One way school librarians can make important connections, help classroom colleagues, and support students is by helping administrators, counselors, and others in their quest for effective programs, excellent research, and strategies for administering their schools. Purchasing and maintaining a professional library – and making sure that administrators and other staff know its content (and borrow borrow borrow!) – is an excellent way to get conversations going.
Starting this month, I will be looking at books that pop out as useful for us to consider for our professional libraries – and excellent for sharing with our adult population: parents, counselors, nurses, administrators, teachers, and staff. Let’s start with a topic that is seemingly difficult to deal with: bullying, be it physical or online.
Nancy Willard, Director of Embrace Civility, has written a new book aimed at parents, but it’s well worth a look by all educators. Titled “Support and Empower Your Bullied Child: A Guide for Parents,” this book outlines ways parents can empower kids to embrace their own resiliency and gives them strategies to use under difficult circumstances. It also gives parents questions to ask their school and outlines how to follow up when they are unsure of how to respond or support their own children.
School librarians can have this book in their back pocket to check out to parents, counselors, and administrators. The strategy that I really like, that can be translated easily to all kinds of situations, is called “Think Things Through,” which takes the concept of “Take 5” (“Take 5 minutes” or “Take 5 deep breaths”) before responding to a hurtful situation. “Think Things Through” gives us questions we can ask ourselves when targeted – or when we think we want to target someone else – that might help us respond better. It includes actions that are positive and work toward resolving the whole problem. School librarian instruction already uses strategies like this; now parents can join in to create a community-wide conversation that honors us all by acknowledging hard times, strong feelings, and hurtful actions. It gives us food for thought on restitution, restorative justice…and holding our collective feet to the fire as a school to commit to fixing this problem.
Most of us in education have attended many professional development courses over the years to teach us how to help stop bullying in school. However, it seems that nothing much is really happening. Just as we think we are getting it right – and we have active positive campus groups, speakers, and faculty/admin-backed support – we are blindsided by a student who reports continued harassment and blatant intimidation whether on campus or in our own classrooms. Further investigation shows that there are others. And we go back to square one.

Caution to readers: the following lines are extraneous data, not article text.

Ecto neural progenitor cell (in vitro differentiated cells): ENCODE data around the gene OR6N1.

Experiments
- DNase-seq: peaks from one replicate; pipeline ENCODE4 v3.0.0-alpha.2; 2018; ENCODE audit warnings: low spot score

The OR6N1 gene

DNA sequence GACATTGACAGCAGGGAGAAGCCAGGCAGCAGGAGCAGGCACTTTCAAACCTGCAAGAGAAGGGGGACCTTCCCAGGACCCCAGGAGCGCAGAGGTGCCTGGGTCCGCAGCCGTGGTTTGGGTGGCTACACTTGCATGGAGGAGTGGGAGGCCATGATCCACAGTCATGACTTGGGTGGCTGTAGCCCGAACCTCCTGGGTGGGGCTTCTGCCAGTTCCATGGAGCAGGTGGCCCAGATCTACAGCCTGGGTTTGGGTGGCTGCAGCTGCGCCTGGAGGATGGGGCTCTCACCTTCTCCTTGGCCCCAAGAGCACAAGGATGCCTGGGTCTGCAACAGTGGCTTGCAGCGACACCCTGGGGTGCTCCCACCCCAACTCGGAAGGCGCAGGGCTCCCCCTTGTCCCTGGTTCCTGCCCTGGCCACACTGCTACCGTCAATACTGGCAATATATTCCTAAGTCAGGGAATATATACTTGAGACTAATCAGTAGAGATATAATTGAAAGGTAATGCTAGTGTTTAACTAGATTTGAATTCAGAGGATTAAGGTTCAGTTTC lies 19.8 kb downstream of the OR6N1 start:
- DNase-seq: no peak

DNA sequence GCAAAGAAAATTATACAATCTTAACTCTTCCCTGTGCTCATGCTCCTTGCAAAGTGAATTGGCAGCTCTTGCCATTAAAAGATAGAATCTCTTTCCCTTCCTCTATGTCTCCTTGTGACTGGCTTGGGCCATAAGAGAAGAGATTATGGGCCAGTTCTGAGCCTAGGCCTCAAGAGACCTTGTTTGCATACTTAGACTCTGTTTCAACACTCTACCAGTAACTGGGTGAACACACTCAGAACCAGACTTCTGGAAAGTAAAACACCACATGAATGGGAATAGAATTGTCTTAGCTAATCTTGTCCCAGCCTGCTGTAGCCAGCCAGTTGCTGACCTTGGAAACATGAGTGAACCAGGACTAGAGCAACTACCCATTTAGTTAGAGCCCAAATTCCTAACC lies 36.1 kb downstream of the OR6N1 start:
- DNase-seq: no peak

Most bullying at school flies under the radar; adult eyes don’t or can’t see it happening–legs that thrust out of desks designed to trip, pushing in the hall, online notes or images hidden away. How can we adults help our kids navigate their growing world, helping those who become targets, those who intimidate or bully, and those who stand by?
We can do so by linking with parents and colleagues, holding those conversations, and following up with actions that build a school-wide program that supports student confidence.
Take a look at this book; grab one for your professional library and several to hand out to your school counselors, district policy making committees, and your administration.
Then take a look at the professional development resources Nancy offers to districts and schools: Empower Students to Embrace Civility. Working as a team to develop community-wide norms of behavior, a common language for speaking about our thoughts, feelings, and actions, and a path to make amends should things not go well goes a long way to creating a great school climate where all students know that they can safely be the unique individuals they are.
Author: Connie Williams
NBCTeacher Librarian and author of “Understanding Government Information: a Teaching Strategy Toolkit for grades 7-12”. Member of the CA State Library Services Board, Adjunct Librarian /Santa Rosa Junior College & On-Call Librarian with Sonoma County Library. She welcomes all conversation.. give a holler!
Nancy Willard loves to collaborate with educators in the development process. She and I collaborated together on an approach to foster positive behavior when using digital technologies in classes both in elementary school and high school. Nancy promotes an approach that is grounded in positive social norms — understanding that the vast majority of students have good values and want to make the best choices. We all strive to ensure students gain the insight and skills to engage in safe and responsible online behavior.